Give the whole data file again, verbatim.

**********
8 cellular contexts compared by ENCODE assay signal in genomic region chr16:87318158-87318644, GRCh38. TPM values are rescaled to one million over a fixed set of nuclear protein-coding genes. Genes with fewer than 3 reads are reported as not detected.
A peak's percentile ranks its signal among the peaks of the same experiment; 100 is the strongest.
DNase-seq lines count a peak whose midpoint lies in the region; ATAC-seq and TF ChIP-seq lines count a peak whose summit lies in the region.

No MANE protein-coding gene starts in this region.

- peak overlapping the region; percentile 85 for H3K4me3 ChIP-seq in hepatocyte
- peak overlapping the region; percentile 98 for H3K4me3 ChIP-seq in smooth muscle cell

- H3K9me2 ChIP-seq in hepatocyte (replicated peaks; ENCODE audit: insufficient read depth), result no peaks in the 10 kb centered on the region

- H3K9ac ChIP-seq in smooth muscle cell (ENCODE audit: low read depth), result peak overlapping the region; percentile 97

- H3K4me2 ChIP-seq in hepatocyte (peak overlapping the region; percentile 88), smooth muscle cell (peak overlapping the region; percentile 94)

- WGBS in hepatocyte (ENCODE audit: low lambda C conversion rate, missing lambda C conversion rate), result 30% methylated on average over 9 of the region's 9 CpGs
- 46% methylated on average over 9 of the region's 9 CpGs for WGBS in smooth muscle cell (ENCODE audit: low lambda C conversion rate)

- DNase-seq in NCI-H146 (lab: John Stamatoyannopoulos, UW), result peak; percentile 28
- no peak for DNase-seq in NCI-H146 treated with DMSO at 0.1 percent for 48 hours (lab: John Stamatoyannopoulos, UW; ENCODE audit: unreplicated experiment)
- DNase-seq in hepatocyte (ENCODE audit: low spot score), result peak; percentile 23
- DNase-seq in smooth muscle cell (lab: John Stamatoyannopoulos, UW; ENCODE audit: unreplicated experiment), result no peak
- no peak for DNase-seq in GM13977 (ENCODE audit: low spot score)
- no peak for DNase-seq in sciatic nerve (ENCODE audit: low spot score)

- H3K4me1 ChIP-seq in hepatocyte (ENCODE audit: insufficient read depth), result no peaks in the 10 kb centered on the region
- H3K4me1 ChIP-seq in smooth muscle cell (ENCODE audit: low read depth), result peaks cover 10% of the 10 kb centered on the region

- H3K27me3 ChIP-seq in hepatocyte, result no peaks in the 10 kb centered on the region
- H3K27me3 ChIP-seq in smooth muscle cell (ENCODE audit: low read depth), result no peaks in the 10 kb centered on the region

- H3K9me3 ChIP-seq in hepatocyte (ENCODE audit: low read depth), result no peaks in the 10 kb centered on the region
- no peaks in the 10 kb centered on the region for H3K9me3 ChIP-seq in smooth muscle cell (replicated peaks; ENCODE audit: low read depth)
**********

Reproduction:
8 cellular contexts compared by ENCODE assay signal in genomic region chr16:87318158-87318644, GRCh38. TPM values are rescaled to one million over a fixed set of nuclear protein-coding genes. Genes with fewer than 3 reads are reported as not detected.
A peak's percentile ranks its signal among the peaks of the same experiment; 100 is the strongest.
DNase-seq lines count a peak whose midpoint lies in the region; ATAC-seq and TF ChIP-seq lines count a peak whose summit lies in the region.

No MANE protein-coding gene starts in this region.

- peak overlapping the region; percentile 85 for H3K4me3 ChIP-seq in hepatocyte
- peak overlapping the region; percentile 98 for H3K4me3 ChIP-seq in smooth muscle cell

- H3K9me2 ChIP-seq in hepatocyte (replicated peaks; ENCODE audit: insufficient read depth), result no peaks in the 10 kb centered on the region

- H3K9ac ChIP-seq in smooth muscle cell (ENCODE audit: low read depth), result peak overlapping the region; percentile 97

- H3K4me2 ChIP-seq in hepatocyte (peak overlapping the region; percentile 88), smooth muscle cell (peak overlapping the region; percentile 94)

- WGBS in hepatocyte (ENCODE audit: low lambda C conversion rate, missing lambda C conversion rate), result 30% methylated on average over 9 of the region's 9 CpGs
- 46% methylated on average over 9 of the region's 9 CpGs for WGBS in smooth muscle cell (ENCODE audit: low lambda C conversion rate)

- DNase-seq in NCI-H146 (lab: John Stamatoyannopoulos, UW), result peak; percentile 28
- no peak for DNase-seq in NCI-H146 treated with DMSO at 0.1 percent for 48 hours (lab: John Stamatoyannopoulos, UW; ENCODE audit: unreplicated experiment)
- DNase-seq in hepatocyte (ENCODE audit: low spot score), result peak; percentile 23
- DNase-seq in smooth muscle cell (lab: John Stamatoyannopoulos, UW; ENCODE audit: unreplicated experiment), result no peak
- no peak for DNase-seq in GM13977 (ENCODE audit: low spot score)
- no peak for DNase-seq in sciatic nerve (ENCODE audit: low spot score)

- H3K4me1 ChIP-seq in hepatocyte (ENCODE audit: insufficient read depth), result no peaks in the 10 kb centered on the region
- H3K4me1 ChIP-seq in smooth muscle cell (ENCODE audit: low read depth), result peaks cover 10% of the 10 kb centered on the region

- H3K27me3 ChIP-seq in hepatocyte, result no peaks in the 10 kb centered on the region
- H3K27me3 ChIP-seq in smooth muscle cell (ENCODE audit: low read depth), result no peaks in the 10 kb centered on the region

- H3K9me3 ChIP-seq in hepatocyte (ENCODE audit: low read depth), result no peaks in the 10 kb centered on the region
- no peaks in the 10 kb centered on the region for H3K9me3 ChIP-seq in smooth muscle cell (replicated peaks; ENCODE audit: low read depth)